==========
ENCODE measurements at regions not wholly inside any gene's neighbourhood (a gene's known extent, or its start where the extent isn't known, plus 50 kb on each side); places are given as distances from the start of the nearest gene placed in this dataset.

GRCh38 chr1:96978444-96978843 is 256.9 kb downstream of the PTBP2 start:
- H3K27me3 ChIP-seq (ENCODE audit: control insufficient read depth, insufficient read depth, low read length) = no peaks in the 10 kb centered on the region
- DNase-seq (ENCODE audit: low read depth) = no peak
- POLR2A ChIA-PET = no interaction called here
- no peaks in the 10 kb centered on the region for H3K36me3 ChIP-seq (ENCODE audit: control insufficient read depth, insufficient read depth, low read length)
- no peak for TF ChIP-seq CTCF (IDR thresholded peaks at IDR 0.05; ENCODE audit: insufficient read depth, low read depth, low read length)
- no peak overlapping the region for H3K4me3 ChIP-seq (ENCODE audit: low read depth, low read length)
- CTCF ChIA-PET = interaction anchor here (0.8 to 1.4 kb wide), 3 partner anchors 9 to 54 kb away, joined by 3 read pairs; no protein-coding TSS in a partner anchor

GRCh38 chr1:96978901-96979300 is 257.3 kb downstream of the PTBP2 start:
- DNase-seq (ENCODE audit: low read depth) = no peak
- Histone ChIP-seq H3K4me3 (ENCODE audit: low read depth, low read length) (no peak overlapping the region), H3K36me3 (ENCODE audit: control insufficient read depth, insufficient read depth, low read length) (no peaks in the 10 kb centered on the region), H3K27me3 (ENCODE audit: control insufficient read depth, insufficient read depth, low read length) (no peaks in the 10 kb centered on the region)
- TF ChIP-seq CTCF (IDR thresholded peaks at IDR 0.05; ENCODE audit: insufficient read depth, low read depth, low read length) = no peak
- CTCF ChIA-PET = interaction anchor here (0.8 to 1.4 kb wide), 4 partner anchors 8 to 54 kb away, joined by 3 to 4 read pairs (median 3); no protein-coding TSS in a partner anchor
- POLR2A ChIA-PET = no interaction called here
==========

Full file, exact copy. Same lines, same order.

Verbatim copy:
ENCODE measurements at regions not wholly inside any gene's neighbourhood (a gene's known extent, or its start where the extent isn't known, plus 50 kb on each side); places are given as distances from the start of the nearest gene placed in this dataset.

GRCh38 chr1:96978444-96978843 is 256.9 kb downstream of the PTBP2 start:
- H3K27me3 ChIP-seq (ENCODE audit: control insufficient read depth, insufficient read depth, low read length) = no peaks in the 10 kb centered on the region
- DNase-seq (ENCODE audit: low read depth) = no peak
- POLR2A ChIA-PET = no interaction called here
- no peaks in the 10 kb centered on the region for H3K36me3 ChIP-seq (ENCODE audit: control insufficient read depth, insufficient read depth, low read length)
- no peak for TF ChIP-seq CTCF (IDR thresholded peaks at IDR 0.05; ENCODE audit: insufficient read depth, low read depth, low read length)
- no peak overlapping the region for H3K4me3 ChIP-seq (ENCODE audit: low read depth, low read length)
- CTCF ChIA-PET = interaction anchor here (0.8 to 1.4 kb wide), 3 partner anchors 9 to 54 kb away, joined by 3 read pairs; no protein-coding TSS in a partner anchor

GRCh38 chr1:96978901-96979300 is 257.3 kb downstream of the PTBP2 start:
- DNase-seq (ENCODE audit: low read depth) = no peak
- Histone ChIP-seq H3K4me3 (ENCODE audit: low read depth, low read length) (no peak overlapping the region), H3K36me3 (ENCODE audit: control insufficient read depth, insufficient read depth, low read length) (no peaks in the 10 kb centered on the region), H3K27me3 (ENCODE audit: control insufficient read depth, insufficient read depth, low read length) (no peaks in the 10 kb centered on the region)
- TF ChIP-seq CTCF (IDR thresholded peaks at IDR 0.05; ENCODE audit: insufficient read depth, low read depth, low read length) = no peak
- CTCF ChIA-PET = interaction anchor here (0.8 to 1.4 kb wide), 4 partner anchors 8 to 54 kb away, joined by 3 to 4 read pairs (median 3); no protein-coding TSS in a partner anchor
- POLR2A ChIA-PET = no interaction called here